Like "openssl_string_to_SV" except that the length is specified, which allows for string to not contain null characters or not be zero-terminated. Use this form e.g. for ASN.1 buffers returned by i2d_foobar OpenSSL functions.

BIO_mem_to_SV

   static inline SV* BIO_mem_to_SV(BIO *bio);

This inline function is intended to be used to return scalar values (e.g. PEM strings and RSA moduli) constructed by OpenSSL. Should be invoked thusly, after having freed all temporary resources except *bio:

   return BIO_mem_to_SV(bio);

BIO_mem_to_SV() turns bio into a Perl scalar and returns it, or croak()s trying (hence the requirement not to have any outstanding memory resources allocated in the caller). Regardless of the outcome, bio will be BIO_free()d.

sslcroak

   static void sslcroak(char *format, ...);

Like "croak" in perlapi, except that a blessed exception of class Crypt::OpenSSL::CA::Error is generated. The OpenSSL error stack, if any, gets recorded as an array reference inside the exception structure.

Note to Crypt::OpenSSL::CA hackers: please select the appropriate routine between sslcroak and croak, depending on whether the current error condition is being caused by OpenSSL or not; in this way callers are able to discriminate errors. Also, don't be fooled into thinking that croak-style error management acts in the same way in C and Perl! Because calling sslcroak (or, for that matter, "croak" in perlapi) will return control directly to Perl without running any C code, any and all temporary variables that have been allocated from C will fail to be de-allocated, thereby causing a memory leak.

Internally, sslcroak works by invoking "_sslcroak_callback" in Crypt::OpenSSL::CA several times, using a rough equivalent of the following pseudo-code:

  _sslcroak_callback("-message", $formattedstring);
  _sslcroak_callback("-openssl", $openssl_errorstring_1);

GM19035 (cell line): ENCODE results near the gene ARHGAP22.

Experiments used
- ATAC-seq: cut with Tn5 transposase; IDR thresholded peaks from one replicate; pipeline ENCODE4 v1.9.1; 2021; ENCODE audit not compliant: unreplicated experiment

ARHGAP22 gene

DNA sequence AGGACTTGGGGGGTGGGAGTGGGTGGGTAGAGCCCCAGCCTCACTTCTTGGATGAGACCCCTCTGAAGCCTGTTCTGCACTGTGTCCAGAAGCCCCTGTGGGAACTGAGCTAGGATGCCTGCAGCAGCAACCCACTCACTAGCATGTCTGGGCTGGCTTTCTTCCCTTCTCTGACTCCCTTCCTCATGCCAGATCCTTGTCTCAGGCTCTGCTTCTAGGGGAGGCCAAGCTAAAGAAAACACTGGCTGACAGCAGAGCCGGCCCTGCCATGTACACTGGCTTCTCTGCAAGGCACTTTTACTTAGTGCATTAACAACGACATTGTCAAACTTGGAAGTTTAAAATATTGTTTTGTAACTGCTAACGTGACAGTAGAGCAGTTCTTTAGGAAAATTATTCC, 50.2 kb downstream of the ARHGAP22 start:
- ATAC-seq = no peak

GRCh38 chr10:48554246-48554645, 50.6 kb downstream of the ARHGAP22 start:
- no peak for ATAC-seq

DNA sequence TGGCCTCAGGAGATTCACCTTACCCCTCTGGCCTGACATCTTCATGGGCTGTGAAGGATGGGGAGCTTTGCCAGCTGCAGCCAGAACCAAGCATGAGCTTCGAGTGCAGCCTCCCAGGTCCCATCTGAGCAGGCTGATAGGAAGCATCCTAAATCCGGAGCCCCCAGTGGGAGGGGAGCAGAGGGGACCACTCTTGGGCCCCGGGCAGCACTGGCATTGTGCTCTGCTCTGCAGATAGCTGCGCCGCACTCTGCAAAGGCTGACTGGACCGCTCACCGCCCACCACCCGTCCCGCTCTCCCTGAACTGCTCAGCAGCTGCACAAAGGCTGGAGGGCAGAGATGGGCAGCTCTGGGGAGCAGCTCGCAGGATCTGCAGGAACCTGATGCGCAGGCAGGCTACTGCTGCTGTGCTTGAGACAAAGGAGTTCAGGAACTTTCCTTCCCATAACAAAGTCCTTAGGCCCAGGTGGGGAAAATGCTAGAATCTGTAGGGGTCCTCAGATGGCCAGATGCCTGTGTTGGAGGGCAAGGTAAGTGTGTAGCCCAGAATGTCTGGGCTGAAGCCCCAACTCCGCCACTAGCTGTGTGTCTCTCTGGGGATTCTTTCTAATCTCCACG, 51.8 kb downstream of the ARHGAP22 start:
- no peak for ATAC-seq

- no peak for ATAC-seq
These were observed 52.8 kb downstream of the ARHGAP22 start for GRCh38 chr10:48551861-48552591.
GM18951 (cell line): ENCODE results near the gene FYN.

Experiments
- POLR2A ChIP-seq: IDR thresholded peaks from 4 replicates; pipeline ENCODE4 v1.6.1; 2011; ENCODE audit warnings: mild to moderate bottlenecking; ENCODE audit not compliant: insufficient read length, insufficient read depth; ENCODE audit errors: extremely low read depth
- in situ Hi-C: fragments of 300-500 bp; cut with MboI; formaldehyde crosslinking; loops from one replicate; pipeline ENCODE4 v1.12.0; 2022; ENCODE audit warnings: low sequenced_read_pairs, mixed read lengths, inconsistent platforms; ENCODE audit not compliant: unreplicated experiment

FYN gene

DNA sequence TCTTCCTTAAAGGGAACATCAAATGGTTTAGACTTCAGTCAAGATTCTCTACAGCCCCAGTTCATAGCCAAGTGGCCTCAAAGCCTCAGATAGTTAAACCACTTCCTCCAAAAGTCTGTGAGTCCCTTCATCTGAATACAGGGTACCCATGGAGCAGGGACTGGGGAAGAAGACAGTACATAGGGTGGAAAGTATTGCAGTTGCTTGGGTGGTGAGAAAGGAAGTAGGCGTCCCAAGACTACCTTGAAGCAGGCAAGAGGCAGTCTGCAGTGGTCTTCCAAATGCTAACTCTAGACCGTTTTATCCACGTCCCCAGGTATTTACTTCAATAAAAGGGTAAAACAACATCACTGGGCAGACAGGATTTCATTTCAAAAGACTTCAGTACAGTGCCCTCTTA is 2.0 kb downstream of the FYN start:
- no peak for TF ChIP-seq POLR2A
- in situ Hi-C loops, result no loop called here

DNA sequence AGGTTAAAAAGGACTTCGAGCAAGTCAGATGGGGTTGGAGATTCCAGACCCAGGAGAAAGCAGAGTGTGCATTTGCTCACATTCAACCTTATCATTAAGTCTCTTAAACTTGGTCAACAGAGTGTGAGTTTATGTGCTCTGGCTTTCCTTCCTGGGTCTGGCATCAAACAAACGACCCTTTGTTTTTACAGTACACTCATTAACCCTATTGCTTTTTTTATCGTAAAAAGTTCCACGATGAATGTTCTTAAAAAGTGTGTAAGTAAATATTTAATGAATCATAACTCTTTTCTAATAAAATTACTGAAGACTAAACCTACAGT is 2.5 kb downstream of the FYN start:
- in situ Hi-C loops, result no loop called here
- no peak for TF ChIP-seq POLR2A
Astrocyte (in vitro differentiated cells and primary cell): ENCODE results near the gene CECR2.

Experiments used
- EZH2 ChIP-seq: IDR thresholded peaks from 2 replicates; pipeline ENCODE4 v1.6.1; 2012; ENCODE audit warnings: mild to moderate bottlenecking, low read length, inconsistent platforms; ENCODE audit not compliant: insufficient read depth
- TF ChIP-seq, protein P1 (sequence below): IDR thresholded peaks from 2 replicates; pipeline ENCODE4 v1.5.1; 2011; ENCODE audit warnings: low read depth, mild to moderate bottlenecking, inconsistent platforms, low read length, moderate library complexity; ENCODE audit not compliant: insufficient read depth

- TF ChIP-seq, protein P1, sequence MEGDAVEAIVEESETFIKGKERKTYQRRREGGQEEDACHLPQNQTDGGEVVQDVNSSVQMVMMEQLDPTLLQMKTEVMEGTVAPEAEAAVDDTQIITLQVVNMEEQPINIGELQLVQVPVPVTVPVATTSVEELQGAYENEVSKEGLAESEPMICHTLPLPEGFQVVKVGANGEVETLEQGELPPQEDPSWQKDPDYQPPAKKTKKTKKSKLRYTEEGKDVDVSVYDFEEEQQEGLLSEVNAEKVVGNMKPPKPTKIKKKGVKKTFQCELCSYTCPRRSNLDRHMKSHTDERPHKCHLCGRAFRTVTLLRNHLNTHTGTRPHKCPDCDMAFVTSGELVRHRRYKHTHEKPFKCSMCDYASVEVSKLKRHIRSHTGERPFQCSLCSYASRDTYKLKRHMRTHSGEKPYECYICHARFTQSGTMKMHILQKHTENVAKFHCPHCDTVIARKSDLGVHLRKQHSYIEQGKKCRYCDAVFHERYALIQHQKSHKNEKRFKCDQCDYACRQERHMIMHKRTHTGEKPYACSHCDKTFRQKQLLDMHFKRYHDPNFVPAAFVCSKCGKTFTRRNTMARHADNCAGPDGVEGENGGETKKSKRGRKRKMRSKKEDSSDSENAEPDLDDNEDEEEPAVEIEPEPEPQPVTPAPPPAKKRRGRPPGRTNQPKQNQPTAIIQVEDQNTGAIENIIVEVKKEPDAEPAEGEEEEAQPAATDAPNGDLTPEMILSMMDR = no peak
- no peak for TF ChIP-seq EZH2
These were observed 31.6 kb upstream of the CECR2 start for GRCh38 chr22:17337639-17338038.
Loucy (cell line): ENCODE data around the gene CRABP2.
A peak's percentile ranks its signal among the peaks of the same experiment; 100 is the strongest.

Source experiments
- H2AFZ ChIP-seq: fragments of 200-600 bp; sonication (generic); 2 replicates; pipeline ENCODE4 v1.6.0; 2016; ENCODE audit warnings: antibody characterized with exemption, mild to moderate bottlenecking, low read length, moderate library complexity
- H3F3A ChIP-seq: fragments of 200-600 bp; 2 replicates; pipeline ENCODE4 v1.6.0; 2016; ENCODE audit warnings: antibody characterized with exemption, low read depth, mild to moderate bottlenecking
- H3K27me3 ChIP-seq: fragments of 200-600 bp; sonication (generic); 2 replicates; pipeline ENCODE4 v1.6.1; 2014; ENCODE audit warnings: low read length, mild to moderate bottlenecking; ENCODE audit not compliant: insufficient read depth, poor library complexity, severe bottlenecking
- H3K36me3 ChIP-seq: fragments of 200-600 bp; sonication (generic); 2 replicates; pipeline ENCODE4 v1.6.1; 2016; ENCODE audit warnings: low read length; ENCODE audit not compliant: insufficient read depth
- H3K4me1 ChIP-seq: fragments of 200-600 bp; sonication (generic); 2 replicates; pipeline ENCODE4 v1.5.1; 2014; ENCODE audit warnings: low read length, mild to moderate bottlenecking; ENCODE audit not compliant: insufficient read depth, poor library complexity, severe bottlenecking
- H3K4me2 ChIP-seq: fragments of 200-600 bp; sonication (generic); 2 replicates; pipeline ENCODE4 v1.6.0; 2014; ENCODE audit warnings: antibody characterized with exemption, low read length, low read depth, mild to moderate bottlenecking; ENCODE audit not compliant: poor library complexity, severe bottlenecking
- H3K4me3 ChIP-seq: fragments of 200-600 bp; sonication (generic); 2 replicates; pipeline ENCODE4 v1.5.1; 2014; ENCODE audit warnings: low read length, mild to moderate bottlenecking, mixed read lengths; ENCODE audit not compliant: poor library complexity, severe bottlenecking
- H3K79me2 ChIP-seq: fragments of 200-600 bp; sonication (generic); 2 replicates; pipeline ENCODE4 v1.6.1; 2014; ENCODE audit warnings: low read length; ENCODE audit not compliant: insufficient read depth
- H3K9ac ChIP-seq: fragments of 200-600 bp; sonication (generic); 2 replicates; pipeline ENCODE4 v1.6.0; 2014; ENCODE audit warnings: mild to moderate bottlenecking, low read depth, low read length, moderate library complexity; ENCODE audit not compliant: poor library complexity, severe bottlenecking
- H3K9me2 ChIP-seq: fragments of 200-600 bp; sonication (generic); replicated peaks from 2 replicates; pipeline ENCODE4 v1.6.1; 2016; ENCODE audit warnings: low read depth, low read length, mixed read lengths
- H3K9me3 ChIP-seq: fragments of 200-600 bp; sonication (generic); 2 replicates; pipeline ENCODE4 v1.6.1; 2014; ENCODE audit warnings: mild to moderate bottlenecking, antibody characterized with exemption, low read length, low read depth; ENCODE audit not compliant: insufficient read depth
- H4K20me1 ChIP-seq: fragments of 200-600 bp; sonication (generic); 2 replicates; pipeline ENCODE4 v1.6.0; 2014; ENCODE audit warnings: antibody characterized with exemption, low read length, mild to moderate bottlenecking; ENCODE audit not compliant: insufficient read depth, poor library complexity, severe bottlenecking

_sslcroak_callback("-openssl", $openssl_errorstring_2);
  ...
  _sslcroak_callback("DONE");

where $formattedstring is the sprintf-formatted version of the arguments passed to sslcroak, and the OpenSSL error strings are retrieved using ERR_get_error(3) and ERR_error_string(3).

parse_RFC3280_time

  static ASN1_TIME* parse_RFC3280_time(char* datetime,
                   char** errmsg, char* sslerrmsg);

Parses datetime, a date in "Zulu" format (that is, yyyymmddhhmmssZ, with a literal Z at the end), and returns a newly-allocated ASN1_TIME* structure utilizing a utcTime encoding for dates in the year 2049 or before and generalizedTime for dates in 2050 and after. RFC3280 dictates that this convention should apply to most date-related fields in X509 certificates and CRLs (as per sections 4.1.2.5 for certificate validity periods, and 5.1.2.4 through 5.1.2.6 for CRL validity periods and certificate revocation times). By contrast, the invalidityDate CRL revocation reason extension is always in generalizedTime and this function should not be used there.

If there is an error, NULL is returned, and one (and only one) of *errmsg and *sslerrmsg is set to an error string, provided that they are not NULL. Caller should thereafter call croak or "sslcroak" respectively.

parse_RFC3280_time_or_croak

  static ASN1_TIME* parse_RFC3280_time_or_croak(char* datetime);

Like "parse_RFC3280_time" except that it handles its errors itself and will therefore never return NULL. The caller should not have an outstanding temporary variable that must be freed before it returns, or a memory leak will be created; if this is the case, use the more clunky "parse_RFC3280_time" form instead.

parse_serial

  static ASN1_INTEGER* parse_serial
              (char* hexserial, char** errmsg, char** sslerrmsg);

Parses hexserial, a lowercase, hexadecimal string that starts with "0x", and returns it as a newly-allocated ASN1_INTEGER structure that must be freed by caller (with ASN1_INTEGER_free) when done with it. If there is an error, NULL is returned, and one (and only one) of *errmsg and *sslerrmsg is set to an error string, provided that they are not NULL. Caller should thereafter call croak or "sslcroak" respectively.